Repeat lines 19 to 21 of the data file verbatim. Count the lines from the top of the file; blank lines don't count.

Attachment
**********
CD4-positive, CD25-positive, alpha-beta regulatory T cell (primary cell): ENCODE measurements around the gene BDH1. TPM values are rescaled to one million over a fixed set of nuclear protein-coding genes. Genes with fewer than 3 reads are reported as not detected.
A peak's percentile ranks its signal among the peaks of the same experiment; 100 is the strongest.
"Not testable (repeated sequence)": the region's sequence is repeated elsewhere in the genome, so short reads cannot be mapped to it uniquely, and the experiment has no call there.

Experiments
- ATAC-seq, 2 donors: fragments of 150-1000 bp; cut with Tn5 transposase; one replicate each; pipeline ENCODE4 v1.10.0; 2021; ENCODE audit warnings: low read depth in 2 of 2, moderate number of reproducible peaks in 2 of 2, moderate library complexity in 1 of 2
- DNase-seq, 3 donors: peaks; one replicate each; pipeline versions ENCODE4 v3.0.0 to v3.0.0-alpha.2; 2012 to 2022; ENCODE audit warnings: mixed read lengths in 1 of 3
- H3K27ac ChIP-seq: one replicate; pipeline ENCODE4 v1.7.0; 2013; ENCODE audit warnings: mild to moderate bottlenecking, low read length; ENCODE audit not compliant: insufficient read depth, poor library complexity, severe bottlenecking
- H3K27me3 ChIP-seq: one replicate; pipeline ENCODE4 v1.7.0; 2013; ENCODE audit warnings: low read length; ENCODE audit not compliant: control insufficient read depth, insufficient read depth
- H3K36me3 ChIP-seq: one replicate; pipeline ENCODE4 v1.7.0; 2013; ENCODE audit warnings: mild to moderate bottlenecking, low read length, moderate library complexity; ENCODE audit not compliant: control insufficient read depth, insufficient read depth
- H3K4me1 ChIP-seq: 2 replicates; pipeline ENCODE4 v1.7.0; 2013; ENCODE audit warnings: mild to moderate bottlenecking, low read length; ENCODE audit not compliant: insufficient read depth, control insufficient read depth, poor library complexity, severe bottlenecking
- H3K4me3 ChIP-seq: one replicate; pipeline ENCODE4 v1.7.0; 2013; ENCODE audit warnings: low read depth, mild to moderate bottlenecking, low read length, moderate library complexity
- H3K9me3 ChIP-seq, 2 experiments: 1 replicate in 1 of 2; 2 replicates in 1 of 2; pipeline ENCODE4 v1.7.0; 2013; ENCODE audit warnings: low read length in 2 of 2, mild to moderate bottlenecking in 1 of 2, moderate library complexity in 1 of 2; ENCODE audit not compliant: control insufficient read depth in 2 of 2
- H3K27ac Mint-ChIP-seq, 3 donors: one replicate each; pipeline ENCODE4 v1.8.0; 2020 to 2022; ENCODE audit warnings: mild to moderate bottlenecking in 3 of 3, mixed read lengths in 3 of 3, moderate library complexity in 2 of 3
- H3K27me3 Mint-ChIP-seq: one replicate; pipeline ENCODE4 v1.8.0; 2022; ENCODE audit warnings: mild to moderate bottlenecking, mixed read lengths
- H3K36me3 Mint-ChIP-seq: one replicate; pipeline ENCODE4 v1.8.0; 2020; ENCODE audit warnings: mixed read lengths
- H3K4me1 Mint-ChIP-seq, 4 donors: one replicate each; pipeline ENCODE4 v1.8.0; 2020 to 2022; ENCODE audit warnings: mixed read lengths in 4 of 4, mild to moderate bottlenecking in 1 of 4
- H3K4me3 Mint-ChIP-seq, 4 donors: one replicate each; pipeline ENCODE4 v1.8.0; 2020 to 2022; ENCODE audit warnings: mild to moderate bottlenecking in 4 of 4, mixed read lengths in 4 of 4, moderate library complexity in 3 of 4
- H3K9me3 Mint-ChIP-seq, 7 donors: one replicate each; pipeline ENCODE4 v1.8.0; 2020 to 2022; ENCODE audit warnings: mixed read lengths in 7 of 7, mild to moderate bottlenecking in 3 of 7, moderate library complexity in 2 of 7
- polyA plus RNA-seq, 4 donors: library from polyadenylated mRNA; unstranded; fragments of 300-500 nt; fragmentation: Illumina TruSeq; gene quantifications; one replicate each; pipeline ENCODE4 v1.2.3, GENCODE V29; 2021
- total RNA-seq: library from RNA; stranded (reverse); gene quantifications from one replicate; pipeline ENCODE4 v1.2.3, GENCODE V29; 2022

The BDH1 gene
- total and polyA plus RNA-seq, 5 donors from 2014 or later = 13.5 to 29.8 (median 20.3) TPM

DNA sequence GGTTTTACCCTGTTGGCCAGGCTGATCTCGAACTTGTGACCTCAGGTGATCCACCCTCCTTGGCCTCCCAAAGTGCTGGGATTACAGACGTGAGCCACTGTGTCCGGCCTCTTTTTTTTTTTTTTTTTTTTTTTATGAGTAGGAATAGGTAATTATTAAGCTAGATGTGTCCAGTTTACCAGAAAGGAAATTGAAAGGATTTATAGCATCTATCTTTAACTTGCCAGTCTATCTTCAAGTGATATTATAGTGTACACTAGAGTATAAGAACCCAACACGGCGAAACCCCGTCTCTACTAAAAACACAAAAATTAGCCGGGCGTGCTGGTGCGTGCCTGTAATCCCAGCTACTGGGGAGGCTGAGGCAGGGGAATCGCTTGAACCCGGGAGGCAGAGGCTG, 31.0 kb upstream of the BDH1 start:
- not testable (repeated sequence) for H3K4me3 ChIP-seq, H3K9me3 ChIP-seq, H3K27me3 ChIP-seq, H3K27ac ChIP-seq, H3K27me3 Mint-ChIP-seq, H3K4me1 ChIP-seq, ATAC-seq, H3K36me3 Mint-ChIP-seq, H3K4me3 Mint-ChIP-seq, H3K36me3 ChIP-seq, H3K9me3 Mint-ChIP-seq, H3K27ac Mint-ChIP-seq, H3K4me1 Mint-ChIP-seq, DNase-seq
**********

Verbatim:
- polyA plus RNA-seq, 4 donors: library from polyadenylated mRNA; unstranded; fragments of 300-500 nt; fragmentation: Illumina TruSeq; gene quantifications; one replicate each; pipeline ENCODE4 v1.2.3, GENCODE V29; 2021
- total RNA-seq: library from RNA; stranded (reverse); gene quantifications from one replicate; pipeline ENCODE4 v1.2.3, GENCODE V29; 2022

The BDH1 gene